# Testing for equality rowwise

library(tidyverse)

# Basic testing for equality

Testing for equality in a kind of very basic function in computer (and data) science. There is a straightforward function in R to test for equality:

identical(1, 1)
#>  TRUE
identical("A", "A")
#>  TRUE
identical(1, 2)
#>  FALSE
identical(1, NA)
#>  FALSE

However this get more complicated if we want to compare more than two elements. One way to achieve this is to compute the number of the different items. If there’s only one different item, then all maybe are the same. But, luckily we can at least say, if there are different numbers of different elements, the vectors are not the same.

x <- c(1, 1, 1)
y <- c(1, 1, 99)
z <- c(1, 1, 1)

length(unique(x))
#>  1

length(unique(y))
#>  2

This approach generalizes to comparing two vector to see if they are identical.

length(unique(x)) == length(unique(y))
#>  FALSE

The vectors x and y are not identical.

# Be aware

x2 <- c(99, 99, 99)

length(unique(x)) == length(unique(x2))
#>  TRUE

Ths result delivers TRUE but the vectors are different.

identical(x, x2)  # different vectors
#>  FALSE
identical(x, z)  # identical vectors
#>  TRUE

# Testing columnwise in a data frame

Let’s take this method to a data frame.

d <- tribble(
~ colA, ~colB, ~colC,
1, 1, 1,
1, 1, 99,
1, NA, 1
)

First, we compute the number of different values per column:

d %>% summarise_all(list( ~ length(unique(.))))
#> # A tibble: 1 x 3
#>    colA  colB  colC
#>   <int> <int> <int>
#> 1     1     2     2

Then we can check whether all are identical:

d2 <- d %>%
summarise_all(list( ~ length(unique(.)))) 

Often, when working with rowwise operations, it is helpful to transposte the data frame, as columnwise operations are easier. gather is a way to transpose a data frame.

d2 %>%
gather() %>%
summarise(length(unique(value)))
#> # A tibble: 1 x 1
#>   length(unique(value))
#>                     <int>
#> 1                       2

The length of different values is greater than one (ie, 2), which tells us that not all values are identical.

# Testing rowwise in a data frame

Let’s say we want to know whether row contains only identical elements, row 2 only identical elements, and so on. Put shortly, we test for equality rowwise in this data frame.

d3 <- d %>%
mutate(concatenated = pmap(., c)) %>%
mutate(length_unique = map_int(concatenated, ~ length(unique(.))))
d3
#> # A tibble: 3 x 5
#>    colA  colB  colC concatenated length_unique
#>   <dbl> <dbl> <dbl> <list>               <int>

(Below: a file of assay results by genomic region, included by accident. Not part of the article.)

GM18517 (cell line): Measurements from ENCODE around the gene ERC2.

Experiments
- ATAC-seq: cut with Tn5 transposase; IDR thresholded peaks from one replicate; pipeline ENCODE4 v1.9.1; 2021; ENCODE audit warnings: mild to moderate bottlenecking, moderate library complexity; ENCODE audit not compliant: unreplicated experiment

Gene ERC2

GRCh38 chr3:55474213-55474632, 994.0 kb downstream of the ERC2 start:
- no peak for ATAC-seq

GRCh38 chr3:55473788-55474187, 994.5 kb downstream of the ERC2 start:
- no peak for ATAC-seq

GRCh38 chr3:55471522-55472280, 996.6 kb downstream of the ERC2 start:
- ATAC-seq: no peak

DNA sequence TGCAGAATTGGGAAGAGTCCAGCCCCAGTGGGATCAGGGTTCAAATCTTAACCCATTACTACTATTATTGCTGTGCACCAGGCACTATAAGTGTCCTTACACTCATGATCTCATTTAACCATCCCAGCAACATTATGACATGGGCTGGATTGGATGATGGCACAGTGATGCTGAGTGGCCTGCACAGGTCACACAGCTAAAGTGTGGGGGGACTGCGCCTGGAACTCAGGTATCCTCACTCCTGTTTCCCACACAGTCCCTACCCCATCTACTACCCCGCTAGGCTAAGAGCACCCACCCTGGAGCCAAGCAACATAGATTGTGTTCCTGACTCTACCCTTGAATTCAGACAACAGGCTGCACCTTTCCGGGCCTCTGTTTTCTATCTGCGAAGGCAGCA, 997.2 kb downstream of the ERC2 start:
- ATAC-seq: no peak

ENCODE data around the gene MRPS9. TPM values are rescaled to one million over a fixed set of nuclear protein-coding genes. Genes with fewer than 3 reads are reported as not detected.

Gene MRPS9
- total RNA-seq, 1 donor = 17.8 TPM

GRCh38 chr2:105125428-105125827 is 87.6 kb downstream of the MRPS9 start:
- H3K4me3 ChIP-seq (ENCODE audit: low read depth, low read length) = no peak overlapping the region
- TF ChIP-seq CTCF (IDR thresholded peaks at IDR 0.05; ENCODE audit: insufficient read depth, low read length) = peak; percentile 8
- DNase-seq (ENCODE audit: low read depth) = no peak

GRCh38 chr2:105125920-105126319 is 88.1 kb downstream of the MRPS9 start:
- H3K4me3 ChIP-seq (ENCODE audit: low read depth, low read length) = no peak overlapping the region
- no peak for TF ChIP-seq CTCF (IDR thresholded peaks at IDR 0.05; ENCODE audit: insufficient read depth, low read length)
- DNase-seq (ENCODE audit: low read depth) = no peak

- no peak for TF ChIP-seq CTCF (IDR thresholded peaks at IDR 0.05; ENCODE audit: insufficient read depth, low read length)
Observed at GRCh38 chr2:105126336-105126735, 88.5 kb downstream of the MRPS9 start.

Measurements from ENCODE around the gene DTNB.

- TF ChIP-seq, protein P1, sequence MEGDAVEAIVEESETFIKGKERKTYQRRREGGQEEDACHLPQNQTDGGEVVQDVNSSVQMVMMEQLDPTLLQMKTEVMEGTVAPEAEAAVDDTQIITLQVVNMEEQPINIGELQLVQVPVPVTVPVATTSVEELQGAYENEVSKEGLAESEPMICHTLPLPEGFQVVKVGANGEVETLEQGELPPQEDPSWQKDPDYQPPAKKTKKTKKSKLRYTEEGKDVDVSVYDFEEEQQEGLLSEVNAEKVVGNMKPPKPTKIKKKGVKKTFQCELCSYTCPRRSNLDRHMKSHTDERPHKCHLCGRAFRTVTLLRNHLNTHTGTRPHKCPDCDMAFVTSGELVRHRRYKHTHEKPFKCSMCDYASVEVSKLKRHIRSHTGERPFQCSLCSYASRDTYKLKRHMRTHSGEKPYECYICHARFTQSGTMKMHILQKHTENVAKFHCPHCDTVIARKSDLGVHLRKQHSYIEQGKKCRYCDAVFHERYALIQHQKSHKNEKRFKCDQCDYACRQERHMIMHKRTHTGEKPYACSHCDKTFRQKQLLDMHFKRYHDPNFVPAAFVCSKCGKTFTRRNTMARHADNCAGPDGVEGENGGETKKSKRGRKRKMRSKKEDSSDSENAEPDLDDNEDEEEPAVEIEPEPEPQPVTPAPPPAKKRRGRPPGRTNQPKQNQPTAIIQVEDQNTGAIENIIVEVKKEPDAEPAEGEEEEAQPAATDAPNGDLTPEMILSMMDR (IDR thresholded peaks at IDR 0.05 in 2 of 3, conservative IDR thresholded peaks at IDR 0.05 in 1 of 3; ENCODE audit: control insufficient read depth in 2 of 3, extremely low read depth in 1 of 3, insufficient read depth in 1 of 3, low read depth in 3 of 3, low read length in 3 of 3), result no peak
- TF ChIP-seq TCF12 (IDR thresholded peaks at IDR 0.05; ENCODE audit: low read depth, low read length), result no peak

#> 1     1     1     1 <dbl >                1
#> 2     1     1    99 <dbl >                2
#> 3     1    NA     1 <dbl >                2

Let’s deconstruct that to get a grip on it. The first mutate call simply constructs rowwise vectors of all columns. That is, for the first line, 1, 1, 1, and 1, 1, 99 for the second line, and so on.

To access the list column concatenated, use list indexing:

d3[["concatenated"]]
#> []
#> colA colB colC
#>    1    1    1
#>
#> []
#> colA colB colC
#>    1    1   99
#>
#> []
#> colA colB colC
#>    1   NA    1

Each line is a simple (named) vector:

d3[["concatenated"]] %>% str()
#> List of 3
#>  $: Named num [1:3] 1 1 1 #> ..- attr(*, "names")= chr [1:3] "colA" "colB" "colC" #>$ : Named num [1:3] 1 1 99
#>   ..- attr(*, "names")= chr [1:3] "colA" "colB" "colC"
#>  $: Named num [1:3] 1 NA 1 #> ..- attr(*, "names")= chr [1:3] "colA" "colB" "colC" # Ignoring NAs rowwise There is a function called discard which discards elements of a list/vector if matching a condition such as is.na: d$colB %>% discard(is.na)
#>  1 1

Let’s apply that on our list column concatenated:

d4 <- d3 %>%
mutate(c_nona = map(concatenated, ~ discard(., is.na)))
d4
#> # A tibble: 3 x 6
#>    colA  colB  colC concatenated length_unique c_nona
#>   <dbl> <dbl> <dbl> <list>               <int> <list>
#> 1     1     1     1 <dbl >                1 <dbl >
#> 2     1     1    99 <dbl >                2 <dbl >
#> 3     1    NA     1 <dbl >                2 <dbl >

In the third line of d there was one missing value, so the length of the vector in line 3 should be shorter:

d4\$c_nona[]
#> colA colC
#>    1    1
d5 <- d4 %>%
mutate(lu2 = map_int(c_nona, ~ length(unique(.))))
d5
#> # A tibble: 3 x 7
#>    colA  colB  colC concatenated length_unique c_nona      lu2
#>   <dbl> <dbl> <dbl> <list>               <int> <list>    <int>
#> 1     1     1     1 <dbl >                1 <dbl >     1
#> 2     1     1    99 <dbl >                2 <dbl >     2
#> 3     1    NA     1 <dbl >                2 <dbl >     1

Note that the normal way of working with mutate in dplyr does not work with list columns, as they are no normal columns.

d4 %>%
mutate(lu2 = length(unique(c_nona)))
#> # A tibble: 3 x 7
#>    colA  colB  colC concatenated length_unique c_nona      lu2
#>   <dbl> <dbl> <dbl> <list>               <int> <list>    <int>
#> 1     1     1     1 <dbl >                1 <dbl >     3
#> 2     1     1    99 <dbl >                2 <dbl >     3
#> 3     1    NA     1 <dbl >                2 <dbl >     3

List columns consists of multiple elements, that’s way we need map and friends.

# Limitations

Note that this approach only works for testing “one-equality”, ie., if all values are the same. If you want to test, for example, of a target vector [1,2] is identical to the reference vector [3,4], testing the number of different items will not work. Obviously, in both cases there are 2 different values, but they are not identical. In other words, we can test for inequality but not for equality.

In addition, using this method, only two vectors can be compared at a time.